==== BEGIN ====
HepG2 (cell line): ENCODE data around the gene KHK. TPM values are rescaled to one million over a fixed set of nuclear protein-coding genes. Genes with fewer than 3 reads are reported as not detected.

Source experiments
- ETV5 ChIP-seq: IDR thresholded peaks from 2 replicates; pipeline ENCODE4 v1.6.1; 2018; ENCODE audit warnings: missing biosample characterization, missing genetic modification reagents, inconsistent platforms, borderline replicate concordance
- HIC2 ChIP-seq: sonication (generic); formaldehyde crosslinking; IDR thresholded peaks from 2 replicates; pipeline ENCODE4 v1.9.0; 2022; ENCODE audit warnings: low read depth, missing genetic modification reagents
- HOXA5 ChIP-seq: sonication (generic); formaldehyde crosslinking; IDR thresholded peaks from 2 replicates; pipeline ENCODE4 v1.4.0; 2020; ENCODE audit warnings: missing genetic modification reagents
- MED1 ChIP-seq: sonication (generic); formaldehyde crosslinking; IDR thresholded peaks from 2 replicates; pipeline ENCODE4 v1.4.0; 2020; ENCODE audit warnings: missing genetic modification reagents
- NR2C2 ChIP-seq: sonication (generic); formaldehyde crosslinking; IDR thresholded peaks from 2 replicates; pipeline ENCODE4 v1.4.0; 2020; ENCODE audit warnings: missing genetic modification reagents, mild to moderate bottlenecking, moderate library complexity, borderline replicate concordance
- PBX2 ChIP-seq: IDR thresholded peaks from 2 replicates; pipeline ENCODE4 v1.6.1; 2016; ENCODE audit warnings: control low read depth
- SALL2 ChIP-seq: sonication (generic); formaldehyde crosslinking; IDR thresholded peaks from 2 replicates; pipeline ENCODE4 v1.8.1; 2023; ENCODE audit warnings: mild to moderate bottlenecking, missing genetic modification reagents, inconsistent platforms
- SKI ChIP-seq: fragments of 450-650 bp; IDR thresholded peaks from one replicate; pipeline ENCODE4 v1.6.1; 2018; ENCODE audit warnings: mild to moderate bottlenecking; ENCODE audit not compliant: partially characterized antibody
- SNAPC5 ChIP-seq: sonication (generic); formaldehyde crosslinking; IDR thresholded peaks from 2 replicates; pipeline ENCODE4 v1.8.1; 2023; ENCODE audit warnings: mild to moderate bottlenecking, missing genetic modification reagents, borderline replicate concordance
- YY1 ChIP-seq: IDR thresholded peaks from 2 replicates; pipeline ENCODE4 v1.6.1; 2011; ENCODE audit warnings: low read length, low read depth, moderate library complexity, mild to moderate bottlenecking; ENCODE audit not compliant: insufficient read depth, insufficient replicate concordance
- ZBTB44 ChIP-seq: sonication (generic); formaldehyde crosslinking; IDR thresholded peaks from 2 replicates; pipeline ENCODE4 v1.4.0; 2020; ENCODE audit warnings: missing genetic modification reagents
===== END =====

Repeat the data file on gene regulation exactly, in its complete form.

HepG2 (cell line): ENCODE data around the gene KHK. TPM values are rescaled to one million over a fixed set of nuclear protein-coding genes. Genes with fewer than 3 reads are reported as not detected.

Source experiments
- ETV5 ChIP-seq: IDR thresholded peaks from 2 replicates; pipeline ENCODE4 v1.6.1; 2018; ENCODE audit warnings: missing biosample characterization, missing genetic modification reagents, inconsistent platforms, borderline replicate concordance
- HIC2 ChIP-seq: sonication (generic); formaldehyde crosslinking; IDR thresholded peaks from 2 replicates; pipeline ENCODE4 v1.9.0; 2022; ENCODE audit warnings: low read depth, missing genetic modification reagents
- HOXA5 ChIP-seq: sonication (generic); formaldehyde crosslinking; IDR thresholded peaks from 2 replicates; pipeline ENCODE4 v1.4.0; 2020; ENCODE audit warnings: missing genetic modification reagents
- MED1 ChIP-seq: sonication (generic); formaldehyde crosslinking; IDR thresholded peaks from 2 replicates; pipeline ENCODE4 v1.4.0; 2020; ENCODE audit warnings: missing genetic modification reagents
- NR2C2 ChIP-seq: sonication (generic); formaldehyde crosslinking; IDR thresholded peaks from 2 replicates; pipeline ENCODE4 v1.4.0; 2020; ENCODE audit warnings: missing genetic modification reagents, mild to moderate bottlenecking, moderate library complexity, borderline replicate concordance
- PBX2 ChIP-seq: IDR thresholded peaks from 2 replicates; pipeline ENCODE4 v1.6.1; 2016; ENCODE audit warnings: control low read depth
- SALL2 ChIP-seq: sonication (generic); formaldehyde crosslinking; IDR thresholded peaks from 2 replicates; pipeline ENCODE4 v1.8.1; 2023; ENCODE audit warnings: mild to moderate bottlenecking, missing genetic modification reagents, inconsistent platforms
- SKI ChIP-seq: fragments of 450-650 bp; IDR thresholded peaks from one replicate; pipeline ENCODE4 v1.6.1; 2018; ENCODE audit warnings: mild to moderate bottlenecking; ENCODE audit not compliant: partially characterized antibody
- SNAPC5 ChIP-seq: sonication (generic); formaldehyde crosslinking; IDR thresholded peaks from 2 replicates; pipeline ENCODE4 v1.8.1; 2023; ENCODE audit warnings: mild to moderate bottlenecking, missing genetic modification reagents, borderline replicate concordance
- YY1 ChIP-seq: IDR thresholded peaks from 2 replicates; pipeline ENCODE4 v1.6.1; 2011; ENCODE audit warnings: low read length, low read depth, moderate library complexity, mild to moderate bottlenecking; ENCODE audit not compliant: insufficient read depth, insufficient replicate concordance
- ZBTB44 ChIP-seq: sonication (generic); formaldehyde crosslinking; IDR thresholded peaks from 2 replicates; pipeline ENCODE4 v1.4.0; 2020; ENCODE audit warnings: missing genetic modification reagents